The yard was pitch dark but my Johnny has some pretty strong headlights. He’s manufactured for such situations. I rode my hot rod all over the yard, seeing nothing but the couple of feet he lit for me. Up and down, back and forth, together we worked to make a beautiful landscape.

Apparently we were really loud. My neighbors Debbie and Dave happened to be outside checking out their Christmas lights. They heard a mower in the distance. They turned to each other and said, “Is someone mowing their lawn at night?” Dave turned to Debbie and said, “I bet it’s MB.”

The next morning Debbie called to inquire what the racket was on my property. She inquisitively inquired, “Were you cutting your lawn in the dark last night?”

To which I excitedly replied, “Yes, yes, yes!! It was exhilarating, empowering, so much fun using those headlights. I always wanted to ride in the dark. Debbie, there is nothing like cutting the grass at night.”

To which she replied…

“You may be a red neck when you mow your lawn in the dark.”

Don’t that just crack yer yaller. I was grinning like a opossum shitting peach seeds. Can’t argue with that one. I done did that. Not worth a hoot and a holler. If ifs and buts were candied nuts oh what a Christmas it would be. That’s all I gots to say.

Wednesday, December 4, 2013

DWTS Close Encounter of the Third Kind


"To watch us dance is to hear our hearts speak." Hopi Indian Saying

After having arrived in Pennsylvania two days prior, Thanksgiving morning my brother, sister-in-law, two nephews, three kids, and myself piled into the car and made an hour and half drive due east to Central Jersey, venue of Turkey Day, home to Dad (aka Cranky) and Nona (aka Mrs. Cranky). They have a lovely home and Thanksgivings with them are always filled with warmth and good food. Mrs. Cranky’s family always joins the grateful gathering and I thoroughly enjoy their company. I expected to spend the day with the usual crowd.

So imagine my surprise when I enter the foyer, and lo and behold, beaming at the other side of the room, is a tall and handsome, OK gorgeously, beautiful man. Was it Christmas already? Had my gift come early? He spoke. My sister-in-law and I had to hold each other up as we were weak in the knees and fixed in a trance. With a deep and soft Russian accent this beautiful specimen spoke, “Hello, very nice to meet you. I am Andre.”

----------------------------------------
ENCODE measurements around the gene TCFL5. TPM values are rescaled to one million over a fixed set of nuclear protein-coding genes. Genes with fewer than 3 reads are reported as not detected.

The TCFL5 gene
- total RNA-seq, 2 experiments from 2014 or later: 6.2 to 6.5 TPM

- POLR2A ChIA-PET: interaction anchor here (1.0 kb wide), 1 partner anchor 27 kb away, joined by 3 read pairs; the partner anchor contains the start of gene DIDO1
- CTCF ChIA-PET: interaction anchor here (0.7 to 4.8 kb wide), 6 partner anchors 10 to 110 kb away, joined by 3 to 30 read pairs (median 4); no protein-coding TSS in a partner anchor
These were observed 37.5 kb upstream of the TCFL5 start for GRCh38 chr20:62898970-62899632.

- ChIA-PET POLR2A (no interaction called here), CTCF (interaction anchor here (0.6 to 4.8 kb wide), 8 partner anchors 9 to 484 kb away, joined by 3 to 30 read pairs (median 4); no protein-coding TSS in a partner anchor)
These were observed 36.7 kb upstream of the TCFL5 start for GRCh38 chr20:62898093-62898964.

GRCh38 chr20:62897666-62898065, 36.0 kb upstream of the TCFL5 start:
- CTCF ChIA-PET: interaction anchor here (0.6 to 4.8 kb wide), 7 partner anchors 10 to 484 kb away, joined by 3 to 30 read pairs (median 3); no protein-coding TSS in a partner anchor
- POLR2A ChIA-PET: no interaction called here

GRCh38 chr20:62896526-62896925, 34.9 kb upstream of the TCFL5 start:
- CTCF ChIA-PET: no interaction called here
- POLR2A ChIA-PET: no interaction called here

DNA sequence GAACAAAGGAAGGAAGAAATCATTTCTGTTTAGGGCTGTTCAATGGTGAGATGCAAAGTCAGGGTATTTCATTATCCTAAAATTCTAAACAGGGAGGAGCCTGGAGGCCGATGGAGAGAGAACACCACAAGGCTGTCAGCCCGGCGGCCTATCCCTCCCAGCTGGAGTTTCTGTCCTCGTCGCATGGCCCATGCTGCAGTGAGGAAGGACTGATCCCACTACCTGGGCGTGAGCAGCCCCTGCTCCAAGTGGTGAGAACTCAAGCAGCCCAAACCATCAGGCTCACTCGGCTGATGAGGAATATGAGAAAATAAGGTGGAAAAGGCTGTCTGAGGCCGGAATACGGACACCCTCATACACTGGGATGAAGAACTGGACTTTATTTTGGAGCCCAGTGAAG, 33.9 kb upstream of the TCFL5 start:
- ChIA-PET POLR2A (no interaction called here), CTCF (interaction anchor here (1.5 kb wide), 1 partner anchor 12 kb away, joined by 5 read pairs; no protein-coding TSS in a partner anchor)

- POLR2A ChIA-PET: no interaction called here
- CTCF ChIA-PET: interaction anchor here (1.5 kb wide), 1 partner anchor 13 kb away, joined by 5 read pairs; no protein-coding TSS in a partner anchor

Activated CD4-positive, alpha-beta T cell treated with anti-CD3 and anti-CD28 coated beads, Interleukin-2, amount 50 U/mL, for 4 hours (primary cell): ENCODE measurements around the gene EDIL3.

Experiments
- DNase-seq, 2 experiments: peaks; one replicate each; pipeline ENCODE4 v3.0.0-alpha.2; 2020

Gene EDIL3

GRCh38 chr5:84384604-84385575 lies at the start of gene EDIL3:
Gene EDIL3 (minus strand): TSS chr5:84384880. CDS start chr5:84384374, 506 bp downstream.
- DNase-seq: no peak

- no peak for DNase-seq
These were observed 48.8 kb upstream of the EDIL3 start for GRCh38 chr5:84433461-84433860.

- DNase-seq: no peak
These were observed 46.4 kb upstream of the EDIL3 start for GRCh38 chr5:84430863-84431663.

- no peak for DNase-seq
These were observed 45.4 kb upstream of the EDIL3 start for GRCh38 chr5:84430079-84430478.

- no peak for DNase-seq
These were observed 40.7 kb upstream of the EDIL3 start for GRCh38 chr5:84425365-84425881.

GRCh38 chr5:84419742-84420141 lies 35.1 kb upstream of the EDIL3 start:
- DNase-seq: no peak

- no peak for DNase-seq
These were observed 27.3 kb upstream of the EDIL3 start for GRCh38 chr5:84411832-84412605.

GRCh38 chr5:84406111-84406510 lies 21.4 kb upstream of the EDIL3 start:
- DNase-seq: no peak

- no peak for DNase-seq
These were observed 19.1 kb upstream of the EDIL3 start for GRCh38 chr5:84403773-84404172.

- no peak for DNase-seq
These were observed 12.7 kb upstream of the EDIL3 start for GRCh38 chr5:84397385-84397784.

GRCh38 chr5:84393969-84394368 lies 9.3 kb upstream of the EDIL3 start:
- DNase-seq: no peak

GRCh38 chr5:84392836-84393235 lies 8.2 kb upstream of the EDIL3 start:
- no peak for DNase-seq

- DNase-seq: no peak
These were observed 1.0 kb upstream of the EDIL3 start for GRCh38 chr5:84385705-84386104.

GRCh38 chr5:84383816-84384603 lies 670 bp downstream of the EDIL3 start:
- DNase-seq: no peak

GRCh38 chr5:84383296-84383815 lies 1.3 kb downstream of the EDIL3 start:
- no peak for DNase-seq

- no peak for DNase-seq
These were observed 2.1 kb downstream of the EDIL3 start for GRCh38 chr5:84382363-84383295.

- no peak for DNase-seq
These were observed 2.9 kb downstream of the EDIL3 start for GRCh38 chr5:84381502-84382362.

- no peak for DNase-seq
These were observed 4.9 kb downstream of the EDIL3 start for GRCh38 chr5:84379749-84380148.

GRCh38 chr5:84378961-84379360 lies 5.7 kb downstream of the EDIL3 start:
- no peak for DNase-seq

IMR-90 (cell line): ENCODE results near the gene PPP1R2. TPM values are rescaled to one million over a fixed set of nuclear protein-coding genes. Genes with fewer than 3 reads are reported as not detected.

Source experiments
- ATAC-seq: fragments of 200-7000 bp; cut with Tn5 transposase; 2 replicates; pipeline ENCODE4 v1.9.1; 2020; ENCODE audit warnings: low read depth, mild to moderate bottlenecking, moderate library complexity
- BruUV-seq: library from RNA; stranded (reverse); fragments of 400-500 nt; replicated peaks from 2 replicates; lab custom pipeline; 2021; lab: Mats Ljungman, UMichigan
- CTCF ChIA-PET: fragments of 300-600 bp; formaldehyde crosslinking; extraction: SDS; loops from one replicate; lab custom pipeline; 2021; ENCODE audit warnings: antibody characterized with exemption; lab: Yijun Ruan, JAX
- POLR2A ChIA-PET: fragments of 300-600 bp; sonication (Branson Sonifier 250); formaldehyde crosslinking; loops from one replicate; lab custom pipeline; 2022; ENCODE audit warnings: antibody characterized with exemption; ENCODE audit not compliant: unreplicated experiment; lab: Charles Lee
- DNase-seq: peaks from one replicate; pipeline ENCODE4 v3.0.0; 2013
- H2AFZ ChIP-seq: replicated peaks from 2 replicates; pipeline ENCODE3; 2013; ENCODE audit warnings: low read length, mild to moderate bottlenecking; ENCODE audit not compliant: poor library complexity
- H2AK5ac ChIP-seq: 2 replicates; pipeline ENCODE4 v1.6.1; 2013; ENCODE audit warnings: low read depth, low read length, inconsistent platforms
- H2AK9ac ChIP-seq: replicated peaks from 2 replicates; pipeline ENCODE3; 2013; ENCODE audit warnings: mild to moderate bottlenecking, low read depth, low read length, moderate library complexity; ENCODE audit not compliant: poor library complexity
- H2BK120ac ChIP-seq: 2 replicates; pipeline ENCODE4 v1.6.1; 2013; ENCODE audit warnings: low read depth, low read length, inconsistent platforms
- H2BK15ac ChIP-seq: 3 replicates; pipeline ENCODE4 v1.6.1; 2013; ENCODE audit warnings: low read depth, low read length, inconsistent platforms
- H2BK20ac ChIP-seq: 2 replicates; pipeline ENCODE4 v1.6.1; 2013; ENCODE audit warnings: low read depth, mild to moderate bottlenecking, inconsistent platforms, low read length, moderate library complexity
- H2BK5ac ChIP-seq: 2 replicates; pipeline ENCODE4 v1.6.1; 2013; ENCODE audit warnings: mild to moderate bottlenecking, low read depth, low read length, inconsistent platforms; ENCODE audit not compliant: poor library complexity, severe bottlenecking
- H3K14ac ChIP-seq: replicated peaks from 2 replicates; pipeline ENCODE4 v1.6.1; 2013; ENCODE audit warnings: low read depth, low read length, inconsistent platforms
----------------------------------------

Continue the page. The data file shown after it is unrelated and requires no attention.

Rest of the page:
“Andre so nice to meet you. Do you want to marry me?” Well I didn’t actually say this. I did just meet the man.

“This is my wife Lena and my little boy Sergei.” Lucky for Andre he was married.

“Oh, so nice to meet all of you.” I say a little caught off guard, but not because he was married. Over the years I have met many unfamiliar faces at Mrs. Cranky’s, though they are usually named Uncle Paulie, Uncle Louie, Uncle Mikey, or Uncle Sal just to name a few. Mrs. Cranky has a large family of Italian heritage. I have never met an Uncle Andre with a beautiful Russian accent. Curious of their connection to Nona I ask, “So Andre and Lena, how do you know Mrs. Cranky?”

“From dance studio, “replies Lena. Nona works as the office manager at a ball room studio. I start to put the connection together. Lena continues, “Vee are dancers. Zough I don’t dance anymore after bebe born.”

“Oh, dancers!” I am instantly in awe.

Nona yells from the kitchen, “It’s his studio. He’s my boss so be nice.”

“Oh!” I am still in awe. “Oh, nice. Wow, ball room dancers. Are you familiar with Dancing with the Stars?” Stupid question.

“Ov course vee are.” replies Lena.

“Have you ever competed against any of the dancers?”

“Oh yes, dancing community very small. We know zem all.”